• ‘Shiva anoints his arm with sandal paste and holy water of river Ganges.’
      • ‘He anoints his body with an endless series of unguents, emollients, lubricants, and conditioners.’
      • ‘Like the bloody napkin and the physical examination, this test is not as foolproof as it sounds: one simply anoints the sieve with lanolin to provide a seal.’
      • ‘But the tearful lover, turned away from her door, often smothers the threshold with flowers and garlands, and anoints the proud doorposts with marjoram, and plants kisses, poor wretch, on the door.’
      • ‘If you are lucky, you may even find an artist carefully anointing a canvas with oils, while the service staff move past with the plates for the diners.’
      • ‘Wine-based oils were popularly used for anointing the forehead with perfumed unguents.’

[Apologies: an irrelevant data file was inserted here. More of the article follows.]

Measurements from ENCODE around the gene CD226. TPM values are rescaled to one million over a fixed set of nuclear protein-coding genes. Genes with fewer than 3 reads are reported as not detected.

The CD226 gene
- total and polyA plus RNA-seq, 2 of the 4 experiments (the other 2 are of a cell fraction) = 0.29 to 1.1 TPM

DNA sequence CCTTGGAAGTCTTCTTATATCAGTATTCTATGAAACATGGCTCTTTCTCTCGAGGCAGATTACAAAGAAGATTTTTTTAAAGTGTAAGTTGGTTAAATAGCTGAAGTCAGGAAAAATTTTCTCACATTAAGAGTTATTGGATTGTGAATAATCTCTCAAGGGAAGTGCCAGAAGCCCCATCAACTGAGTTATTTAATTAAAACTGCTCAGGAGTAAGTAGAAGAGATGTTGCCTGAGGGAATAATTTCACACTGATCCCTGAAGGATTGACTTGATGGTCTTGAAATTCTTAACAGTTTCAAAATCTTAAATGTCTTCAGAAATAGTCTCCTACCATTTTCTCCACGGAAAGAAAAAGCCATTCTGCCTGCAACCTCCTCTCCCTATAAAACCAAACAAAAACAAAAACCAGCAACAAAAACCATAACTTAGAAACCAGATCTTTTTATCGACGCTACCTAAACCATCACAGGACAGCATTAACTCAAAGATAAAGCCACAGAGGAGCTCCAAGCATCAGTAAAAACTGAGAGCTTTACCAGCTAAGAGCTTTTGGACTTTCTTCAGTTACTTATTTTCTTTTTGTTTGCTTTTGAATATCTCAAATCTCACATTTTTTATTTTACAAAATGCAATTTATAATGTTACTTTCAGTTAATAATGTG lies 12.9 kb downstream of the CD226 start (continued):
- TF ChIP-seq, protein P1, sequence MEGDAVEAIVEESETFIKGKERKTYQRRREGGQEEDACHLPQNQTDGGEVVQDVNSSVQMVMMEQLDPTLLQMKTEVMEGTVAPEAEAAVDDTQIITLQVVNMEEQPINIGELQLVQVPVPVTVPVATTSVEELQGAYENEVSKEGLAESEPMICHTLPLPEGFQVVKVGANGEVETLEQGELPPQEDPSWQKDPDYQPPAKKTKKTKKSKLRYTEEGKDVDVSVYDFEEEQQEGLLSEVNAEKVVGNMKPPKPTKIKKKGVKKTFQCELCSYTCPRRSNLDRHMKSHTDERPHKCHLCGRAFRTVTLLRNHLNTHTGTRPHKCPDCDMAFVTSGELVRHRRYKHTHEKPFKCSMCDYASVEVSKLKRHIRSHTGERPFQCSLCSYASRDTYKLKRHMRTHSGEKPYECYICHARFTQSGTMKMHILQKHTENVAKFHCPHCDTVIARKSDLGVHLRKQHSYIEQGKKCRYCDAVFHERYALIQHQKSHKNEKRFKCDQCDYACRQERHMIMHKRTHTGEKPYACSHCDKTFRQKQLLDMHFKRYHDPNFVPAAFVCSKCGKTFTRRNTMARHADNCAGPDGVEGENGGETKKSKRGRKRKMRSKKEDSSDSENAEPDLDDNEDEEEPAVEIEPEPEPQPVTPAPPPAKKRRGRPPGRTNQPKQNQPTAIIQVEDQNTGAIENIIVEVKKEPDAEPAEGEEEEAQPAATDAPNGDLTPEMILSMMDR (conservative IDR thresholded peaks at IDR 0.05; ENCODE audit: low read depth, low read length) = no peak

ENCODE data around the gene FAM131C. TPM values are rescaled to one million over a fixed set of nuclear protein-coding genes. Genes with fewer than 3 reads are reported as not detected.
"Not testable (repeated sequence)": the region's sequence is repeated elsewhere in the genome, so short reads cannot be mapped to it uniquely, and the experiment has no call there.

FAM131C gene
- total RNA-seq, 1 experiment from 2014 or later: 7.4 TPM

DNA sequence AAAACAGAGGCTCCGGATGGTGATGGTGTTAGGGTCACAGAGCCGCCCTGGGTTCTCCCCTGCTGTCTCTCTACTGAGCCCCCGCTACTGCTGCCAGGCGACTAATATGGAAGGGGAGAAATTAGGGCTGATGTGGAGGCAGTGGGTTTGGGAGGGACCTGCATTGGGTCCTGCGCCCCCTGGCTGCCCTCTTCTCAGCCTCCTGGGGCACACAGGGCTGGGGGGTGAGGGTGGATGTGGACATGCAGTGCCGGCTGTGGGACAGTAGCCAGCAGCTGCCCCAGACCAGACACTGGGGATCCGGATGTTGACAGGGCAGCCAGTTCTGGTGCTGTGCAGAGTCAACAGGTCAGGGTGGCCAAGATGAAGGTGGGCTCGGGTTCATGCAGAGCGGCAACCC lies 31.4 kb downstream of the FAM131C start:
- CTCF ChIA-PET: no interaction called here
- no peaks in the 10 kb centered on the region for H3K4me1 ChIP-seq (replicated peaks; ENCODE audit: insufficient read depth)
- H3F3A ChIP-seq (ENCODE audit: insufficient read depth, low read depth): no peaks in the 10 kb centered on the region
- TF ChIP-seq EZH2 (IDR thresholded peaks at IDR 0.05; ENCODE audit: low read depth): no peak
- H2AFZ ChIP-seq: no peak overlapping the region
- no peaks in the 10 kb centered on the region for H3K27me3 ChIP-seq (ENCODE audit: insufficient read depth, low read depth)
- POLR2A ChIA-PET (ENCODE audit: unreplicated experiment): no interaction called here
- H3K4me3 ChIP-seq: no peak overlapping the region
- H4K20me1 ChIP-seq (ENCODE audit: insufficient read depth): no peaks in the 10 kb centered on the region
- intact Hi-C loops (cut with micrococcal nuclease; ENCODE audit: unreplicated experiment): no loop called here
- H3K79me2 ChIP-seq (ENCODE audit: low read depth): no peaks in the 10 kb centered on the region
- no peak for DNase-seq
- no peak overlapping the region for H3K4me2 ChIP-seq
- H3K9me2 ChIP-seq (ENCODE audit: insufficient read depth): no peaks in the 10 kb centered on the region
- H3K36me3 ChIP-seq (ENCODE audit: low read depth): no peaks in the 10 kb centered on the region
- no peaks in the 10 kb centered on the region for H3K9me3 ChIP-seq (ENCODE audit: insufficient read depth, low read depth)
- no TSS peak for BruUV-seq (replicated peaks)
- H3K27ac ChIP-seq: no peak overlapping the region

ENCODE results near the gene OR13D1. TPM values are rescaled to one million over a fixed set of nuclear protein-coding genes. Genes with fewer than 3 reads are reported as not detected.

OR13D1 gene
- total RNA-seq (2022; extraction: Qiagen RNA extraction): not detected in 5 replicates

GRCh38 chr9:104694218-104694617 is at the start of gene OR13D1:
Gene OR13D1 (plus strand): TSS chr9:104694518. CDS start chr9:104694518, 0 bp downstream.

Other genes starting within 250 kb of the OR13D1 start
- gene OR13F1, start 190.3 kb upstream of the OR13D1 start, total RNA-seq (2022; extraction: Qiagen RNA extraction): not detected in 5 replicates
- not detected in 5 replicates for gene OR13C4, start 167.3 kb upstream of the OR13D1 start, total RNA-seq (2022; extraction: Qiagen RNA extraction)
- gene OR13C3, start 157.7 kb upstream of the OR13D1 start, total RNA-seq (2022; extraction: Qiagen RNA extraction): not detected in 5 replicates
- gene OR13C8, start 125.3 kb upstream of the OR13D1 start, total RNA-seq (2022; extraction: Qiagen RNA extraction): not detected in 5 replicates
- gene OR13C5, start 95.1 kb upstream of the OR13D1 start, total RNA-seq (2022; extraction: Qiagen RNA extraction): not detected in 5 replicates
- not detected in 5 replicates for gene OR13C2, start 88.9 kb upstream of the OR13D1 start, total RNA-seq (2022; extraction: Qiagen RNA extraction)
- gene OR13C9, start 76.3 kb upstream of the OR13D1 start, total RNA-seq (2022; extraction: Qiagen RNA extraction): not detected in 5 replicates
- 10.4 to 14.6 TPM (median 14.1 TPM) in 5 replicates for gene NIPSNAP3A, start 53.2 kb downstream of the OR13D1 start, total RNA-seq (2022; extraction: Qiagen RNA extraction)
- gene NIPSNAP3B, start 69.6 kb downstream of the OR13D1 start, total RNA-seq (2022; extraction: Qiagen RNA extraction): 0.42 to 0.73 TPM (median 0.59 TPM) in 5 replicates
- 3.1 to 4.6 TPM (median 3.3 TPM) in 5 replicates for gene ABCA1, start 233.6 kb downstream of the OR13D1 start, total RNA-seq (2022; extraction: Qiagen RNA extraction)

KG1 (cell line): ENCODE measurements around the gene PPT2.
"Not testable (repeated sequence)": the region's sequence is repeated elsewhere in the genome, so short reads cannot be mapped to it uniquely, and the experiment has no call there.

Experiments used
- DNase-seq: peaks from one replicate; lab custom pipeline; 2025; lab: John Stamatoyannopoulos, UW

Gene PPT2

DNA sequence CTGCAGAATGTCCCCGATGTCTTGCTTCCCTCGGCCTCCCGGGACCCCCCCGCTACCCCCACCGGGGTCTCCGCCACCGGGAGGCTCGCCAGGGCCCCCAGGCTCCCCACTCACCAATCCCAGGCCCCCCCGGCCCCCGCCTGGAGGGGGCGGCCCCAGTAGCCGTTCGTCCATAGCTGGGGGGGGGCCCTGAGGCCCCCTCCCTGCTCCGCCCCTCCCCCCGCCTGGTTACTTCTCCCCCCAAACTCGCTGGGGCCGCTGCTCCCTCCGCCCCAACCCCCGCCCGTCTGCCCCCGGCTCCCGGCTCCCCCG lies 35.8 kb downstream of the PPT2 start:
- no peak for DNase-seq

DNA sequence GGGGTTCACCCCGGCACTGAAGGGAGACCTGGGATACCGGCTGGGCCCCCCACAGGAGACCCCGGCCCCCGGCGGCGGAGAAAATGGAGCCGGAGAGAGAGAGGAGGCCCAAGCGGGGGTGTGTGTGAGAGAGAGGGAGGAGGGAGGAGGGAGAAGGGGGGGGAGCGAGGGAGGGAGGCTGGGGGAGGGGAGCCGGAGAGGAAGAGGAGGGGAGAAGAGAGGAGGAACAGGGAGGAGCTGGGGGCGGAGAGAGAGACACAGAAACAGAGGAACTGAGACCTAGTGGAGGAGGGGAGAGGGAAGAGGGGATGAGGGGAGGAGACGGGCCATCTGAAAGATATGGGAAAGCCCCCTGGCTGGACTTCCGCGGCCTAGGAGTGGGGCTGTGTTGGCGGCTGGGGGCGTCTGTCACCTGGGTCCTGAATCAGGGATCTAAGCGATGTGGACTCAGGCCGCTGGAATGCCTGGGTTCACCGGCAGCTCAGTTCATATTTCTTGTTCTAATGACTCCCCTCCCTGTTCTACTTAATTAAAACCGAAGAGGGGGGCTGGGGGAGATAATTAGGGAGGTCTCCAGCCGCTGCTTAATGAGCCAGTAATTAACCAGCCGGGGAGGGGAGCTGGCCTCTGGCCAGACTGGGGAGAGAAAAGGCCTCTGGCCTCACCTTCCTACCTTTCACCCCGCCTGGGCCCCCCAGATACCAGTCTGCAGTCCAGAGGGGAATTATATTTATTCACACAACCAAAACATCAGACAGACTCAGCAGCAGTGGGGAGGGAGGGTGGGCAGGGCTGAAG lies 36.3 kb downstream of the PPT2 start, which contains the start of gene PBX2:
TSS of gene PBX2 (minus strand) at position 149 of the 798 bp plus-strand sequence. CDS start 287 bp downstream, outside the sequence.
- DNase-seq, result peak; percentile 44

• ‘As I dressed her wound, she informed me of how she had initiated her treatment at home by anointing the offending knife with oil, wrapping it in a clean linen napkin, and placing the knife in a drawer.’
      • ‘The priest anointed the plough with sandalwood, salt, and holy chrism.’
      • ‘Crush them, take your men and wipe them clean from this earth, anoint the soil with their blood, and spill it in my name, for this land shall be our land now.’
      • ‘The girls bowed before the image and then anointed it with powder from a small pot carried by one the brides' friends.’
      • ‘Rian said, ‘Does the priest anoint them with holy water?’’
      • ‘Fat of lion, fat of hippo, fat of cat, fat of crocodile, fat of ibex, fat of serpent, are mixed together and the head of the bald person is anointed with them.’
      • ‘As we sniffed the ballotine of foie gras, we realised that it had been anointed with balsamic that was a mere 10 years old.’